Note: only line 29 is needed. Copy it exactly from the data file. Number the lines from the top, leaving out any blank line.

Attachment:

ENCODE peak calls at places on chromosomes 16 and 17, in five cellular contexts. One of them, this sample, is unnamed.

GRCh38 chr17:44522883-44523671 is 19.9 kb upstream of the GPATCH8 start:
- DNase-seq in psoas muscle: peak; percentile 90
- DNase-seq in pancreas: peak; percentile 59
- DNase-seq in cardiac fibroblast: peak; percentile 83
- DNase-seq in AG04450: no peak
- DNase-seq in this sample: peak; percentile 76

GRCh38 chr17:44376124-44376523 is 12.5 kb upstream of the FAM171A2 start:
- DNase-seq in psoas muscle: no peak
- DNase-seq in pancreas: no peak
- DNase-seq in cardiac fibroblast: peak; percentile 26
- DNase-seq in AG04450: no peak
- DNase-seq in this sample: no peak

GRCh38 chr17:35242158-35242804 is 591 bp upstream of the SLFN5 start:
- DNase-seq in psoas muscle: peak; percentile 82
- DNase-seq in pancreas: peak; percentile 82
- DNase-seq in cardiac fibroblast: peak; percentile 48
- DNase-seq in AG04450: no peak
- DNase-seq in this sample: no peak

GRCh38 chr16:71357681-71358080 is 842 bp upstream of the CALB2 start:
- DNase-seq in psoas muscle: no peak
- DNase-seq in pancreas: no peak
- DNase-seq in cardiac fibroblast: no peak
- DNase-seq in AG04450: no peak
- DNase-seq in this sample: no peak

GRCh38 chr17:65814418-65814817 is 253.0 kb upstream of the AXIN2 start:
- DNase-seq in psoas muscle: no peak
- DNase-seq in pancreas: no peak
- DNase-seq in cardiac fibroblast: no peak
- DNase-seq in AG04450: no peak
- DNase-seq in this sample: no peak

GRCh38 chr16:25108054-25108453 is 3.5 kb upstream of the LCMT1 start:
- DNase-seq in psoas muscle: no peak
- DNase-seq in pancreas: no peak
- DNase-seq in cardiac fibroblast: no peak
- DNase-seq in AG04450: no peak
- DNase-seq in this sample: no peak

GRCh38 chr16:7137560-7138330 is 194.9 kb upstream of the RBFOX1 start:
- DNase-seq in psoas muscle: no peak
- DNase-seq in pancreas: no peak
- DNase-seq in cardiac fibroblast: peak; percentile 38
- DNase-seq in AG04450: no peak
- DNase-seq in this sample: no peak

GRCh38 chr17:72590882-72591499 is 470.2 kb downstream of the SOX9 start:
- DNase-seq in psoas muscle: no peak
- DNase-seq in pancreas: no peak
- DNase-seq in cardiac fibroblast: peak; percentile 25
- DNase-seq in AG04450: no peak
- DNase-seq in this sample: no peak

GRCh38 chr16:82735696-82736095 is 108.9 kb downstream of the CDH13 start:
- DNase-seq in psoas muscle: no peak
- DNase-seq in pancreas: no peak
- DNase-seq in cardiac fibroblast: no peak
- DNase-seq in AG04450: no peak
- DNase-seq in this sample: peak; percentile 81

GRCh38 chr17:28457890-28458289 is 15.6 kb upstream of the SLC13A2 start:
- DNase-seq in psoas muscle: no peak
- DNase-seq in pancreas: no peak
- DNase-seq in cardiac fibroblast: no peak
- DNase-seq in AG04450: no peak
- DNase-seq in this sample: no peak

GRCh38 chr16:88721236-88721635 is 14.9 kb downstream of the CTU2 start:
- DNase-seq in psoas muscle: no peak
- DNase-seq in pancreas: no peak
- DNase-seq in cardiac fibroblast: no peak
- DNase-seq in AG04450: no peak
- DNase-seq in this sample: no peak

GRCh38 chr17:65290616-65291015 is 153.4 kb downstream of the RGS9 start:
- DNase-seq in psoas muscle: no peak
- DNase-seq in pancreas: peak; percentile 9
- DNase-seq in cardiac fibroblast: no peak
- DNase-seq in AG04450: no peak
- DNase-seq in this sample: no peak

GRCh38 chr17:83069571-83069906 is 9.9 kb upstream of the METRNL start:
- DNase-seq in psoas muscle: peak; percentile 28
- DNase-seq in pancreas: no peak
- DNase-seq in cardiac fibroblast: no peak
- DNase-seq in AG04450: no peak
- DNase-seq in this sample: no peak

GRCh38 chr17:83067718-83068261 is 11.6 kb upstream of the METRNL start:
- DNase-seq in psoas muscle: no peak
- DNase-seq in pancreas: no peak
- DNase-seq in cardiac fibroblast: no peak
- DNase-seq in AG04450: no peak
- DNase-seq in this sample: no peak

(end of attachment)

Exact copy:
- DNase-seq in cardiac fibroblast: no peak